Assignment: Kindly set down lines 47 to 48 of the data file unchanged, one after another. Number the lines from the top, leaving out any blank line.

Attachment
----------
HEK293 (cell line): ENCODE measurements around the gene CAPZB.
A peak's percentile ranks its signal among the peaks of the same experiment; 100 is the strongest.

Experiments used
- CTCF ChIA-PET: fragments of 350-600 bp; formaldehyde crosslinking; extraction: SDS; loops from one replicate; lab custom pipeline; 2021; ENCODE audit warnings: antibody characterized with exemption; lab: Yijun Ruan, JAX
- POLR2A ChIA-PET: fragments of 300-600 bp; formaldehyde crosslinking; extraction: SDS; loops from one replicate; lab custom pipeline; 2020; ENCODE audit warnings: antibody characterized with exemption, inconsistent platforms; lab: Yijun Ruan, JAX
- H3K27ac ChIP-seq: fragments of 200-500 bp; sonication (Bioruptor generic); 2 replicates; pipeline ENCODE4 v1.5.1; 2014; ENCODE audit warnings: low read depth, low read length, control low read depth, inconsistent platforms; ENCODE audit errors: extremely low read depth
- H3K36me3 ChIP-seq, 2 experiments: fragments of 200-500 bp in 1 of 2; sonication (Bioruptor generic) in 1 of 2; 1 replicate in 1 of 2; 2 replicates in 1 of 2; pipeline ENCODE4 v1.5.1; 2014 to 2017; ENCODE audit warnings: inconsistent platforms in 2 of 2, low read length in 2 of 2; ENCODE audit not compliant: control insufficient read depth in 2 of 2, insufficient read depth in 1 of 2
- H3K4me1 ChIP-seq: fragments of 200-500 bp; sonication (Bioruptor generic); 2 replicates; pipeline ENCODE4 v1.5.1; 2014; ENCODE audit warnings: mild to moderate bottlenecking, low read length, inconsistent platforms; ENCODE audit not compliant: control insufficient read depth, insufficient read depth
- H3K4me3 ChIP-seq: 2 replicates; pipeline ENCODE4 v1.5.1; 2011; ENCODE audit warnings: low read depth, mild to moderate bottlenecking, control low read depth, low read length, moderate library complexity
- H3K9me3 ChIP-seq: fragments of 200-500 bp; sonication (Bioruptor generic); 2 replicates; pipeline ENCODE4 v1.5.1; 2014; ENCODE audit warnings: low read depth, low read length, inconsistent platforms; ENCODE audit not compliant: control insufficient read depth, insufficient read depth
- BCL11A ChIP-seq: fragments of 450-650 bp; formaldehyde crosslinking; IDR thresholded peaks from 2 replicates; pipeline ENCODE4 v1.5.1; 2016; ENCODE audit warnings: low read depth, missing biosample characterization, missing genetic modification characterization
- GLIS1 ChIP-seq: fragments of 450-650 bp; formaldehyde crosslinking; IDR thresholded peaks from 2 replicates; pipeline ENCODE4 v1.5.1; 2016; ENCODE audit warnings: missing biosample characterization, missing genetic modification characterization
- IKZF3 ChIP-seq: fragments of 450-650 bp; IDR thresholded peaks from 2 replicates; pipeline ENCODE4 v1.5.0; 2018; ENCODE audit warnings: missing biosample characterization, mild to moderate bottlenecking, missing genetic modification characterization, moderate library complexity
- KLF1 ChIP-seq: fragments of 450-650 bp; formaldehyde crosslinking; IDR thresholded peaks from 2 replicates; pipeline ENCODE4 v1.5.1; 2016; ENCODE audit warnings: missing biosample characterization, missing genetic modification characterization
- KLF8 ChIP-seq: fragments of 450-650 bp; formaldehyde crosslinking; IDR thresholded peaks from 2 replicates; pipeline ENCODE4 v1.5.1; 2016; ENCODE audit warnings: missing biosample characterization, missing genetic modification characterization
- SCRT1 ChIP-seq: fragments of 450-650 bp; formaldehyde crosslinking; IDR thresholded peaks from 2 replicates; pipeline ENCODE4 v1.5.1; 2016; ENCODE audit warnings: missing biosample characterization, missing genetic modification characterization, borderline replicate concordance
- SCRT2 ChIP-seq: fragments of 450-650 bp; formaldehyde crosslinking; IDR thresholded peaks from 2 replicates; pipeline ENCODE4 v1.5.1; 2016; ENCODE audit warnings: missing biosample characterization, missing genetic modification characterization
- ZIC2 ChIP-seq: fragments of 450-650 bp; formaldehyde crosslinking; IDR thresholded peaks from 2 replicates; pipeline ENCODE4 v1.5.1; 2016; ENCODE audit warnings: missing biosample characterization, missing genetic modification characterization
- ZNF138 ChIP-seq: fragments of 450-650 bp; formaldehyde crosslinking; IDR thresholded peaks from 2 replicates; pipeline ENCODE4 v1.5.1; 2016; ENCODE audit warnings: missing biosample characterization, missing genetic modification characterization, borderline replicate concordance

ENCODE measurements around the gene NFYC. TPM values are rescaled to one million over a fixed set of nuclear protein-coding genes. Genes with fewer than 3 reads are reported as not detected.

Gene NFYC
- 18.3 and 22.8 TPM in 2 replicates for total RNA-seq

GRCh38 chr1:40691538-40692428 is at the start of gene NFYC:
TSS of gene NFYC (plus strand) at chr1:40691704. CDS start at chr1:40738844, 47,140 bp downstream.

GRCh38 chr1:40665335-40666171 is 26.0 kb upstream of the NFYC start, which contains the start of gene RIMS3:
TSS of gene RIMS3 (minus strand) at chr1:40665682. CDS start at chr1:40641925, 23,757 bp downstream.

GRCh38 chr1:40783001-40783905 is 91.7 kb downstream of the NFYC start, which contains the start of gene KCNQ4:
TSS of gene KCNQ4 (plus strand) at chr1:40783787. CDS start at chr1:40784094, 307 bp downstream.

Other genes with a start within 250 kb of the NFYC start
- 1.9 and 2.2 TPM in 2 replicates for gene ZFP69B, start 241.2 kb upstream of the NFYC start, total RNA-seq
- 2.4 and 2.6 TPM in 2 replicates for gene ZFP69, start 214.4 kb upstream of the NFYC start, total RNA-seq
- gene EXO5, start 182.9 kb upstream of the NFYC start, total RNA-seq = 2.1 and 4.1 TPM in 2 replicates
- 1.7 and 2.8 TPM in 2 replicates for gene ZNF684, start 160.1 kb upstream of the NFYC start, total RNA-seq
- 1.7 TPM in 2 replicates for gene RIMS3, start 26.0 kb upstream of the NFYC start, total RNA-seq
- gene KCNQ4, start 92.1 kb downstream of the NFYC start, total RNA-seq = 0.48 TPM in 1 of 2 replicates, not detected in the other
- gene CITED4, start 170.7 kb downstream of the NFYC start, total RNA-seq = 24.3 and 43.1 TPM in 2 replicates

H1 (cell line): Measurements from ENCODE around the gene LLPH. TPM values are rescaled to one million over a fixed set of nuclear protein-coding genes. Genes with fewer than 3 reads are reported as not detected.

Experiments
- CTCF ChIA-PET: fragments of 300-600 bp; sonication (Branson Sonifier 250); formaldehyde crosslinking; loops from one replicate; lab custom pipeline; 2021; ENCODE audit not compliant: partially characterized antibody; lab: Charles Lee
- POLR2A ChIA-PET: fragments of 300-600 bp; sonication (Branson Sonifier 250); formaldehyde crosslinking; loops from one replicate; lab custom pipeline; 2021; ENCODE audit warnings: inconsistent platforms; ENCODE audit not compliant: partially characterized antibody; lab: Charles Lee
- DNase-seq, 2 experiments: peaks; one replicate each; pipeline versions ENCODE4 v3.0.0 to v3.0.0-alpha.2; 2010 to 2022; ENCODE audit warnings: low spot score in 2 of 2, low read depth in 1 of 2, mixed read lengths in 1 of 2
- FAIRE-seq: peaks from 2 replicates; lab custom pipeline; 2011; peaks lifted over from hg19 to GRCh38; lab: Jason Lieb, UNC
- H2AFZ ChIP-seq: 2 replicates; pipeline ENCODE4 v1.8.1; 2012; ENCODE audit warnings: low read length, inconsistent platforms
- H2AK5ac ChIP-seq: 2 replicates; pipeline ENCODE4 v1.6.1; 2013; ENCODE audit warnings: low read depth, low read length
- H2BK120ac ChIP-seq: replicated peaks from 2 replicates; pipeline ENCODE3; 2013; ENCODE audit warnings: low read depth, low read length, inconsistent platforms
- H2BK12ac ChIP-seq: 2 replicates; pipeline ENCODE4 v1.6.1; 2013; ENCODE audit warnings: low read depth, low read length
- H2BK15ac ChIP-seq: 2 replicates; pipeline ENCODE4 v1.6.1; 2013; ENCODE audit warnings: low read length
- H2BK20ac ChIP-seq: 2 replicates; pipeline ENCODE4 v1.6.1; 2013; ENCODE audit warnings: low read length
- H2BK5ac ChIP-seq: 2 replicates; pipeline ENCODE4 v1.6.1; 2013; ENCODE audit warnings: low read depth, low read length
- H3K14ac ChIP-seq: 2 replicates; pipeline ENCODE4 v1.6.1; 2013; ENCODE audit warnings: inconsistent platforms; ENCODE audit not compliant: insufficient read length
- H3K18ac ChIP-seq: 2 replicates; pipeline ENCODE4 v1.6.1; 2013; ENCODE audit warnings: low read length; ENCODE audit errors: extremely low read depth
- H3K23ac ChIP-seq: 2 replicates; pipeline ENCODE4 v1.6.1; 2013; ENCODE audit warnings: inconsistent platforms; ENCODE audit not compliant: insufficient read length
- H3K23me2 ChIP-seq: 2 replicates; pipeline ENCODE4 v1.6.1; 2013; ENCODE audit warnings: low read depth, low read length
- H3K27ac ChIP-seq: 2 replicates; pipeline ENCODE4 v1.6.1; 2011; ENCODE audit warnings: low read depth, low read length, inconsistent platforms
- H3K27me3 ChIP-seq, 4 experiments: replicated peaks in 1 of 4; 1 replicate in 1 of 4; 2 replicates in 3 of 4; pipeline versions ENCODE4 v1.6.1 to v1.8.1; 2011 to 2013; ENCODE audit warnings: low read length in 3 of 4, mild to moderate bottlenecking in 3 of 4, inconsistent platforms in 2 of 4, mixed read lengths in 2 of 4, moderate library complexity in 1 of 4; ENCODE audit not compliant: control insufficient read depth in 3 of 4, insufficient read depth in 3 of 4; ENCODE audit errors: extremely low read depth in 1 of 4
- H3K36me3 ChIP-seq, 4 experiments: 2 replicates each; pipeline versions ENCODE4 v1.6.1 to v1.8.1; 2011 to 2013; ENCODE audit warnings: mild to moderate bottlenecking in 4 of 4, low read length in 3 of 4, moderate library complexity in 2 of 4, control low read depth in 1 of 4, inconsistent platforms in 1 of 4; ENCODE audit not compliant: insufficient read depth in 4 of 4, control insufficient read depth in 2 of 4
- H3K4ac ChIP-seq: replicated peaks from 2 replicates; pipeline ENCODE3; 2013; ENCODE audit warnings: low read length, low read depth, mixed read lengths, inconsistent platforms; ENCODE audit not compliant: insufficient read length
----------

- H2BK15ac ChIP-seq: 2 replicates; pipeline ENCODE4 v1.6.1; 2013; ENCODE audit warnings: low read length
- H2BK20ac ChIP-seq: 2 replicates; pipeline ENCODE4 v1.6.1; 2013; ENCODE audit warnings: low read length